Bridget Kelly: Christie Knew About GWB Lane Closures A Month Ahead Of Time

Mel Evans

In bombshell testimony Friday, Bridget Anne Kelly said that she told New Jersey Gov. Chris Christie (R) that access lanes to the George Washington Bridge would be closed for a traffic study a month before the plan actually was carried out in September 2013.

The former deputy chief of staff testified that the governor approved the study, which prosecutors allege actually was cover-up for a revenge plot against a local Democratic mayor.

Christie has long maintained that he knew nothing about the lane closures that brought traffic in the town of Fort Lee, New Jersey to a days-long standstill until he read about them in the press in late September or early October 2013. Yet Kelly and other former Christie allies have contradicted what Christie's said about what he knew of the lane closures and when throughout the federal trial investigating the so-called Bridgegate scheme.

Telling her version of the saga for the first time from the witness stand Friday, Kelly testified that former Port Authority official David Wildstein informed her on Aug. 12, 2013 that he was moving forward with a traffic study that he said would create major traffic problems in Fort Lee, according to WABC. Kelly testified she then informed Christie about the study, and alleged he said he was alright with it.

"He said, 'All right.' He didn't really react. He said that's fine. He said, 'How is the relationship with Mayor Sokolich' of Fort Lee?" Kelly testified, according to Philly.com. "And I didn't know. I really didn't know."

The next day she sent the email that would cast a shadow over Christie's administration for years to come: “Time for some traffic problems in Fort Lee,” she wrote to Wildstein.

During tearful testimony in which she admitted she was afraid of the governor, Kelly explained that her language in that email was simply meant to echo Wildstein’s assertion that the lane closures would cause traffic in the New Jersey town, according to WABC.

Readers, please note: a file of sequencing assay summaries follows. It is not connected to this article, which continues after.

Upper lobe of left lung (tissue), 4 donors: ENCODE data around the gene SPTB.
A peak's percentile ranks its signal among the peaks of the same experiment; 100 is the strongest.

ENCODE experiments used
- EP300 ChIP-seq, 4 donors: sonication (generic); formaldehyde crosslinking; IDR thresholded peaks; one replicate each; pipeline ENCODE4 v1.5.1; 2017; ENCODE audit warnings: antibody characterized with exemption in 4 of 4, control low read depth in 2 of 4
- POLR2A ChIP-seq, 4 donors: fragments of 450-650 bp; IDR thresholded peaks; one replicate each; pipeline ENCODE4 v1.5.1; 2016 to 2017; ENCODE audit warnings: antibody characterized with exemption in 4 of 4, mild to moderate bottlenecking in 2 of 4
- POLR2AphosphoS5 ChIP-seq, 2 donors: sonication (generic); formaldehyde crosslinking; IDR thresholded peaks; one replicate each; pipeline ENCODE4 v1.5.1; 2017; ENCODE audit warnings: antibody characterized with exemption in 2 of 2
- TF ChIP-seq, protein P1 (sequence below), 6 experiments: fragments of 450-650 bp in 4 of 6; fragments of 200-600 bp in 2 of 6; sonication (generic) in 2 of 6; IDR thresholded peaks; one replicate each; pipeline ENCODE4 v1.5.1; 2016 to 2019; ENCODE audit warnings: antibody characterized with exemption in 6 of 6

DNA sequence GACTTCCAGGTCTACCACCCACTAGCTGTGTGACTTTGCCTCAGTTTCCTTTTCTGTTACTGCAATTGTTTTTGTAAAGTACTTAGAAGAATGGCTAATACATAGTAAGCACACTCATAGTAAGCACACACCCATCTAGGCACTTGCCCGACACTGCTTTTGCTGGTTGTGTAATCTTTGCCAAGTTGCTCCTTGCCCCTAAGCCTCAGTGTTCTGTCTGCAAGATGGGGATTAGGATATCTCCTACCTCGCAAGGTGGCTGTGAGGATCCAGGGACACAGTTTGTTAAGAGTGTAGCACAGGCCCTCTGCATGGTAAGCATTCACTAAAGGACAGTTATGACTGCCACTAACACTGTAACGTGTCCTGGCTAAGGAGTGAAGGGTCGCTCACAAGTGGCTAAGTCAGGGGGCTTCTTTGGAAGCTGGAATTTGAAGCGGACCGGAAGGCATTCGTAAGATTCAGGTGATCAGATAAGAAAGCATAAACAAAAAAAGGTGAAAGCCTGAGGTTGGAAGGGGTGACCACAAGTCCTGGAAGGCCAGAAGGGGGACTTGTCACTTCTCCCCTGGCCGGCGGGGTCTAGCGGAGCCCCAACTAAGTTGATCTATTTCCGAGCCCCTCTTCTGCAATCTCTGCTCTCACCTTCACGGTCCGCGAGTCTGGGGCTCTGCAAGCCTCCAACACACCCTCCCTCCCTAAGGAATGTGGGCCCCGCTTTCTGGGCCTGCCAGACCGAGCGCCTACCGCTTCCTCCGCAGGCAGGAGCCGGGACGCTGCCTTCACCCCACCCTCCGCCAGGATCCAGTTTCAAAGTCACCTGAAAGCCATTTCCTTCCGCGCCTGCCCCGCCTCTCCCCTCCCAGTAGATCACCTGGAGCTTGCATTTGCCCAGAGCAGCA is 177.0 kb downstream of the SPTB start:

"I chose words parroting words he had used to me," Kelly said, according to Philly.com.

Prosecutors who are pursuing federal corruption and fraud charges against Kelly and Bill Baroni, a former Christie appointee at the Port Authority, for their alleged roles in the scheme have charged that Christie's allies orchestrated the traffic jam to punish Fort Lee’s Democratic mayor because he refused to back the governor's re-election effort.

Wildstein struck a plea deal for his own admitted role in masterminding what he says was a political revenge plot. In September, he testified that he boasted to Christie about the “tremendous amount of traffic” caused by the closures at a 9/11 memorial service on Sep. 13, 2013, while the lane closures were still underway. He alleged that he, Christie and Baroni joked about For Lee Mayor Mark Sokolich's phone calls going unanswered. Photos of the three men at the memorial event show them sharing a laugh.

Kelly testified Thursday that Christie stopped by her desk to talk to her about the traffic study after returning from the 9/11 event, according to WABC.

Christie has denied any involvement in the lane closures and repeatedly asserted that he only learned of the political motivation behind them in January 2014, after Kelly's "time for traffic problems" email and others were made public. Yet both the prosecution and defense in the ongoing trial agree that the governor knew about the lane closures as they were happening.

A Bergen County judge recently ruled that there was probable cause to move forward with a citizen’s official misconduct complaint alleging Christie was aware of the traffic jam while it was underway and allowed it to proceed. The governor is scheduled to appear in court to respond to the complaint, although his office has not yet confirmed that he will do so. Christie lawyer Craig Carpenito did not respond to TPM’s request for comment on Thursday.

This post has been updated.

ABOUT THE AUTHOR

Allegra Kirkland is a New York-based reporter for Talking Points Memo. She previously worked on The Nation’s web team and as the associate managing editor for AlterNet. Follow her on Twitter @allegrakirkland.
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